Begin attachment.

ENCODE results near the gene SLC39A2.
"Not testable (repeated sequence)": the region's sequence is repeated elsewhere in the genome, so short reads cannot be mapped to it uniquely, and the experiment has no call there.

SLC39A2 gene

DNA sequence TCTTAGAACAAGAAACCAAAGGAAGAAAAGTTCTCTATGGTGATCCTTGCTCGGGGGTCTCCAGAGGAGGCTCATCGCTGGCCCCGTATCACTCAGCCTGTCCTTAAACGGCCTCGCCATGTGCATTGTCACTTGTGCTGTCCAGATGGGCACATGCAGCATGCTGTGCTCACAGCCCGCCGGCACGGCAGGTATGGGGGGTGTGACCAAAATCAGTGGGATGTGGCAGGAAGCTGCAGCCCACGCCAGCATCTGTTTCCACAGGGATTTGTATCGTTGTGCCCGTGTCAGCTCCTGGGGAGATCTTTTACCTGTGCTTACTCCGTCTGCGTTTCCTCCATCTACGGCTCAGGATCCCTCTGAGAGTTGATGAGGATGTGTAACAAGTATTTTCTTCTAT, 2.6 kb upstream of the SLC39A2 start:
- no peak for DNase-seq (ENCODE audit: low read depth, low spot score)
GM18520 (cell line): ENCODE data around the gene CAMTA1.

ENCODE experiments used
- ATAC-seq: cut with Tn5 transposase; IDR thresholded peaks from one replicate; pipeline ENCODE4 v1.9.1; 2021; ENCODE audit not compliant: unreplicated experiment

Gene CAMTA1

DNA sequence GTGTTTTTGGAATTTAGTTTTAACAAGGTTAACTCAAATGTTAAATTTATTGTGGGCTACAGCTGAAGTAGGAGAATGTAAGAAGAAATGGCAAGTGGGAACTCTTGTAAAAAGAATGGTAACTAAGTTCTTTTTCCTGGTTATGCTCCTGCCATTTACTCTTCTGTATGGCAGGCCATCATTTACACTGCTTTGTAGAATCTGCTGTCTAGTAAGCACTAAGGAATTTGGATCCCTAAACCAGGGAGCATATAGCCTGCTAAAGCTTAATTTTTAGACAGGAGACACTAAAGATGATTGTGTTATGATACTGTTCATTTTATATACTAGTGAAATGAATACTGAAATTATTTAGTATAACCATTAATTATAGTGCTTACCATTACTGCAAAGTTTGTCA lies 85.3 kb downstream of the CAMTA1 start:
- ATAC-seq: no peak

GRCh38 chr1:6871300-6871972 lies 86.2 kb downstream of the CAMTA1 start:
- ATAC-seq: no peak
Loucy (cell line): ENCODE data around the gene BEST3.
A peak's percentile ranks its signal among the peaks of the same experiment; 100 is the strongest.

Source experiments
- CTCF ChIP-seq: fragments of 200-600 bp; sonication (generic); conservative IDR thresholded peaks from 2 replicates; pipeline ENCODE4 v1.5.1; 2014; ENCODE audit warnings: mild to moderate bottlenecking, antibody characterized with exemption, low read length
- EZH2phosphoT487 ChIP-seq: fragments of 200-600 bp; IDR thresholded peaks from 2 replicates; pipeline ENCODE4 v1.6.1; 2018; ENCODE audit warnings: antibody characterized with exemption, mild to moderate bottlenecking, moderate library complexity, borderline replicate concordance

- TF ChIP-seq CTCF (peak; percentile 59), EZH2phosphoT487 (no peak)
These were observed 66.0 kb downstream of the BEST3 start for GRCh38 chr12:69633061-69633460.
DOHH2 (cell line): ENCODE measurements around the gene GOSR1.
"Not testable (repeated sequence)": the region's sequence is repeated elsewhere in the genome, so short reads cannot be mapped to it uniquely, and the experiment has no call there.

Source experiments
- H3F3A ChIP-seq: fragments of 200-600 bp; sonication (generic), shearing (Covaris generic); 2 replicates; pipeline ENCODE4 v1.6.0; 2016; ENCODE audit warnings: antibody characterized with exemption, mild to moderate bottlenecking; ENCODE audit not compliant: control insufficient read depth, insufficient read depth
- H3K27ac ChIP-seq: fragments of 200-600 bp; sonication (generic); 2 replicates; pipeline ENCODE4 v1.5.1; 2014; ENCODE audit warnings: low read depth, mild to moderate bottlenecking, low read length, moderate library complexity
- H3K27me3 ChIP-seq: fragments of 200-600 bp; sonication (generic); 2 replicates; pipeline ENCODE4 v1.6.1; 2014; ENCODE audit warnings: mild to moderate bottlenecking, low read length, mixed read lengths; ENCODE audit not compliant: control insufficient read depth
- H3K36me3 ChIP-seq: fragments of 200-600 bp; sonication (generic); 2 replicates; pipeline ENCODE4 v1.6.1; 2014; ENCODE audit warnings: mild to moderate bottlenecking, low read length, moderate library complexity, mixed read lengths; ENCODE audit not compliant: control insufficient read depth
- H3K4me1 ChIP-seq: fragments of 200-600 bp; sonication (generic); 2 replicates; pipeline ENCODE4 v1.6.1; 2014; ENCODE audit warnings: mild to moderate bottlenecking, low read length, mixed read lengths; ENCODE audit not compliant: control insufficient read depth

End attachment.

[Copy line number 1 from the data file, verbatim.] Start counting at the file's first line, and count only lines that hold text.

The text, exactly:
ENCODE results near the gene SLC39A2.